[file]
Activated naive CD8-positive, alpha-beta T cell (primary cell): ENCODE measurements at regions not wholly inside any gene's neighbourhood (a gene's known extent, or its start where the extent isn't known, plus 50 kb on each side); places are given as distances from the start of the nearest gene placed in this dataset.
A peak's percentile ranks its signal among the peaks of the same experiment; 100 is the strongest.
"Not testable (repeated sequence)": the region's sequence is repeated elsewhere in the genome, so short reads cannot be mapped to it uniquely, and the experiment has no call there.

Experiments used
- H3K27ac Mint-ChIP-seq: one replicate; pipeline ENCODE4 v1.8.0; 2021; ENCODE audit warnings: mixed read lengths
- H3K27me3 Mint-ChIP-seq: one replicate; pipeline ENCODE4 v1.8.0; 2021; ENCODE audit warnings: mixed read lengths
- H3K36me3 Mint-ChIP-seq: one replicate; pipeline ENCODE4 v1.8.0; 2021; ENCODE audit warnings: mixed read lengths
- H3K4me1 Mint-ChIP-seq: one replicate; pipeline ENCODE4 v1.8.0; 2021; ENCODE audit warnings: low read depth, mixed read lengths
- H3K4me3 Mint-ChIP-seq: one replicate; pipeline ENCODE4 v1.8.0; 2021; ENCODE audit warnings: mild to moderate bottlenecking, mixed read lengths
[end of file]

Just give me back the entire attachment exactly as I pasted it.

Activated naive CD8-positive, alpha-beta T cell (primary cell): ENCODE measurements at regions not wholly inside any gene's neighbourhood (a gene's known extent, or its start where the extent isn't known, plus 50 kb on each side); places are given as distances from the start of the nearest gene placed in this dataset.
A peak's percentile ranks its signal among the peaks of the same experiment; 100 is the strongest.
"Not testable (repeated sequence)": the region's sequence is repeated elsewhere in the genome, so short reads cannot be mapped to it uniquely, and the experiment has no call there.

Experiments used
- H3K27ac Mint-ChIP-seq: one replicate; pipeline ENCODE4 v1.8.0; 2021; ENCODE audit warnings: mixed read lengths
- H3K27me3 Mint-ChIP-seq: one replicate; pipeline ENCODE4 v1.8.0; 2021; ENCODE audit warnings: mixed read lengths
- H3K36me3 Mint-ChIP-seq: one replicate; pipeline ENCODE4 v1.8.0; 2021; ENCODE audit warnings: mixed read lengths
- H3K4me1 Mint-ChIP-seq: one replicate; pipeline ENCODE4 v1.8.0; 2021; ENCODE audit warnings: low read depth, mixed read lengths
- H3K4me3 Mint-ChIP-seq: one replicate; pipeline ENCODE4 v1.8.0; 2021; ENCODE audit warnings: mild to moderate bottlenecking, mixed read lengths